The Horse That Changed My Life: Dr. Bernie Brennan
by Dave Briggs, courtesy Ontario Racing
(Editor’s Note: This item originally appeared on the Ontario Racing website in 2015 under a section called For The Love Of Racing which still adds new stories weekly. Harness Racing Update will periodically republish some stories from the archives and plans to add original ones here featuring the stories of participants from across the harness racing world)
Grey Cup champion Dr. Bernie Brennan of Kemptville, ON first found fame on the gridiron, but it was a lifetime with standardbreds that became his true sporting love.
The horse ignited that passion in him more than any other was the legendary Cam Fella.
Brennan, a veterinarian, director of Rideau Carleton Raceway in Ottawa and a former commissioner with the Ontario Racing Commission was one of the first people to buy a stallion share in the horse dubbed The Pacing Machine. The pacer owned by Ontarians Norm Clements and Norm Faulkner won 61 of 80 races (including his last 28 in a row) and earned over $2 million on the track between 1981 and 1983 before going on to be one of the greatest pacing stallions in harness racing history.
“I always had horses with Pat Crowe,” Brennan said of Cam Fella’s famed trainer and driver. “We were opening a new (veterinary) hospital in Ottawa and I hadn’t had horses for a few years. He called me and told me about Cam Fella and how good he was. I happened to be in Toronto at an equine meeting in February and he was in to race and I went down. It was a cold, cold night and he just destroyed them. So, Pat (Crowe) said, ‘They’re selling shares in Cam Fella’ and I said, ‘Boy, I’ll take one.’ I think I was the first or second person who owned a share in Cam Fella.”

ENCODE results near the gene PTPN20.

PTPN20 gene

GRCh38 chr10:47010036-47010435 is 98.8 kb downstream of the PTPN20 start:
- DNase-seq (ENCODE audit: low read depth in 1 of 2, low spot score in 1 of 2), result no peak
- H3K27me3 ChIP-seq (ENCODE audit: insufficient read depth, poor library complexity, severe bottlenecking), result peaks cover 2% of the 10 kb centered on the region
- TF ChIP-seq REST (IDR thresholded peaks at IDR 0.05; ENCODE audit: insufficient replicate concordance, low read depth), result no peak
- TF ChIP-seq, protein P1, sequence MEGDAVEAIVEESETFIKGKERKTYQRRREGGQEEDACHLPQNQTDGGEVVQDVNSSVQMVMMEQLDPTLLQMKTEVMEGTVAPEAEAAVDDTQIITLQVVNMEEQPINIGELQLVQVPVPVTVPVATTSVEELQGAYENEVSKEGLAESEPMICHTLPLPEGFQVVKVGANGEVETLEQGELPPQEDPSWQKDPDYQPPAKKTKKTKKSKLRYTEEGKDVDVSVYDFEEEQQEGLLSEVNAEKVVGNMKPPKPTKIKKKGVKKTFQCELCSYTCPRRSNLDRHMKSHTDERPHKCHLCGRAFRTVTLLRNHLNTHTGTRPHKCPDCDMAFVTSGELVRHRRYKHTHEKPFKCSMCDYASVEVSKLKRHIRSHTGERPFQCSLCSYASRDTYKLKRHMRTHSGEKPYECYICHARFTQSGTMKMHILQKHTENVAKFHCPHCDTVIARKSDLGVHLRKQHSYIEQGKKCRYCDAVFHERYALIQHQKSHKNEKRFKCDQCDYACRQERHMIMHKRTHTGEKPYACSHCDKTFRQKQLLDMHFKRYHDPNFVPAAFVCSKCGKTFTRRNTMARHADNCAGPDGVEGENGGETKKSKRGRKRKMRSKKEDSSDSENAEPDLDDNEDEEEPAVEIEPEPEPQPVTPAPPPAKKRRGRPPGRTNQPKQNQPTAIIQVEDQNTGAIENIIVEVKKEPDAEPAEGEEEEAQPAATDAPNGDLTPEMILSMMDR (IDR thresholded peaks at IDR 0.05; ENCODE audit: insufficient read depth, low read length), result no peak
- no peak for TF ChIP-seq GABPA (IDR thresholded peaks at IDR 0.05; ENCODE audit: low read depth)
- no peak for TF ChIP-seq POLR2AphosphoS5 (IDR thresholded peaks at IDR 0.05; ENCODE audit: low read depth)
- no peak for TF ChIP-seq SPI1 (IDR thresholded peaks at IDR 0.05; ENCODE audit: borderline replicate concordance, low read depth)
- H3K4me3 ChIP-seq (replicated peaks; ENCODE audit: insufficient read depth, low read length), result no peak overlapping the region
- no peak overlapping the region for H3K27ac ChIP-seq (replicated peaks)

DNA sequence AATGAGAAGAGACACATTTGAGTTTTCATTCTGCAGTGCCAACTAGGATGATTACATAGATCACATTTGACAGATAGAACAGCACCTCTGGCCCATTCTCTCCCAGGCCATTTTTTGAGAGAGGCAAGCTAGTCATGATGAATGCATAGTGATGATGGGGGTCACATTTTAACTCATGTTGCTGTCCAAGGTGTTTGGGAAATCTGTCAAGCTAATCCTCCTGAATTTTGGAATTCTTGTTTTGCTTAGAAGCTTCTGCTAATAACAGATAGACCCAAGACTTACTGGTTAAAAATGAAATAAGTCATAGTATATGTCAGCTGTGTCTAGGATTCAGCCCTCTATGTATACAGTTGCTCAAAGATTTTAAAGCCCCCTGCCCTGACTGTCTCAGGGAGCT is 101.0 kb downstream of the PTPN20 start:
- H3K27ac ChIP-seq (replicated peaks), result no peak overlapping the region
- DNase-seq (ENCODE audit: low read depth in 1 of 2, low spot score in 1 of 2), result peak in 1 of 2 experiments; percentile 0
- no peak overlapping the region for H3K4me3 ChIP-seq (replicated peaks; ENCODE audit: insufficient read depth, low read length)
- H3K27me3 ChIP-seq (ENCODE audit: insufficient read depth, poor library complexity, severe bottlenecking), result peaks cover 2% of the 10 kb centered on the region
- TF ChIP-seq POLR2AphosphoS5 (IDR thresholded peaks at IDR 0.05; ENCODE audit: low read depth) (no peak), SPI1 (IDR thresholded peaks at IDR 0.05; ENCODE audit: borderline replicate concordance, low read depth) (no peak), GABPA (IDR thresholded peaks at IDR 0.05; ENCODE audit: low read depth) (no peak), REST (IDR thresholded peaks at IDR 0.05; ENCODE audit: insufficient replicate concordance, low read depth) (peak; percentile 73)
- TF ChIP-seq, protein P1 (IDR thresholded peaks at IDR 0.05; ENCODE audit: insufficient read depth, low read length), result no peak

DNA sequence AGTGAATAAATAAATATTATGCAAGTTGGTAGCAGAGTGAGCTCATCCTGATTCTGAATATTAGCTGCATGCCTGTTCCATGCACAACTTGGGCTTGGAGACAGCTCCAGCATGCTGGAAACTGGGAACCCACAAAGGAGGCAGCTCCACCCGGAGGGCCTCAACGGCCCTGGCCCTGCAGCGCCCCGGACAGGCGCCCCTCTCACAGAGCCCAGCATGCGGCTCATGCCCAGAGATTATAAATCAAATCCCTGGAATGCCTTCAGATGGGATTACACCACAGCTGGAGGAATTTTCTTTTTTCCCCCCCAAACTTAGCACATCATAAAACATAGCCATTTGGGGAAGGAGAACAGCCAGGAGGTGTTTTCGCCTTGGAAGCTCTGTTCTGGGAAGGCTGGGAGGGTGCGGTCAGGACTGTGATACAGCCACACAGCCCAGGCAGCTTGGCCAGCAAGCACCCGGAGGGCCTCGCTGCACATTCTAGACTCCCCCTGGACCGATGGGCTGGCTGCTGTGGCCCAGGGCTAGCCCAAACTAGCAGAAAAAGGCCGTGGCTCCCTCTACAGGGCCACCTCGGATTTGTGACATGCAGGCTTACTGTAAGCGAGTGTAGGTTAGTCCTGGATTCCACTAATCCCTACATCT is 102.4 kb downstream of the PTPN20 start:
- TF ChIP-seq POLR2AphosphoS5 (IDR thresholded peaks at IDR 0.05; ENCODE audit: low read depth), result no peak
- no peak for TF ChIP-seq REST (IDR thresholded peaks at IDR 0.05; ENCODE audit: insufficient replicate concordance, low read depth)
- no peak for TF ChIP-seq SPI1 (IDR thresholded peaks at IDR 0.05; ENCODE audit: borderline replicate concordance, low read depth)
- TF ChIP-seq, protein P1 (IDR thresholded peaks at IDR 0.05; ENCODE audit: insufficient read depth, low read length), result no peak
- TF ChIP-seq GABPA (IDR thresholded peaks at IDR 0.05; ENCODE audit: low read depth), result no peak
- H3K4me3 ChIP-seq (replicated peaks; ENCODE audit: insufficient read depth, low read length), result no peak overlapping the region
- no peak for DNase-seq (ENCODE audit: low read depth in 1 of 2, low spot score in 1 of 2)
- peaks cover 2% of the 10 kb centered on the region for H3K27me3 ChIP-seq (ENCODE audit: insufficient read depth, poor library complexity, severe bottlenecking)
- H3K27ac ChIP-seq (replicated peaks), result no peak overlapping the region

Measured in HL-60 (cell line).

Brennan’s Ottawa RedBlacks won the 104th Grey Cup game in November, defeating the Calgary Stampeders 39-33 in overtime. In 1951, Brennan was a halfback on the Ottawa squad (then called the Rough Riders) that won the 39th Grey Cup, defeating Saskatchewan 21-14 in the Canadian Football League title game in front of more than 27,000 fans at Varsity Stadium in Toronto. Afterward, there was an all-night party in Toronto, a ticker-tape parade for the Riders down Sparks Street in Ottawa and a party at the famed Chateau Laurier hotel.
Brennan was paid $800 cash per game in those days. He earned a $1,000 bonus for winning the Grey Cup. It was the most he had ever been paid for anything. Though it was a few years before Grey Cup rings became the norm, Brennan and his teammates received rings from the city of Ottawa for the victory. Many years later, Brennan lost his ring in a snow bank at night. He never replaced it.
“A ring’s a ring,” Brennan said years ago over coffee at Mohawk Racetrack in Campbellville, not far down the road from where, while going to vet school, he starred as a halfback for the University of Guelph’s predecessor, the Ontario Agricultural College (OAC). The OAC squad won the national university championship three straight years from 1947 through 1949.
The 1951 Grey Cup was Brennan’s last game. He retired from football to pursue a veterinary career as a large-animal vet, first in Saskatchewan and then in New York State, before returning home to Ottawa. In 1955, Brennan and Dr. Jim Hutchinson founded what later became the Alta Vista Animal Hospital, a small-animal practice that became one of the largest clinics of its kind of Canada.
Brennan was inducted into the University of Guelph Sports Hall of Fame in 1991 and the Ottawa Sports Hall of Fame in 2002.
Cam Fella was inducted into the Canadian Horse Racing Hall of Fame in 1986, the U.S. Harness Racing Hall of Fame in 2001 and has a major award for meritorious service to the Canadian harness racing industry named in his honor.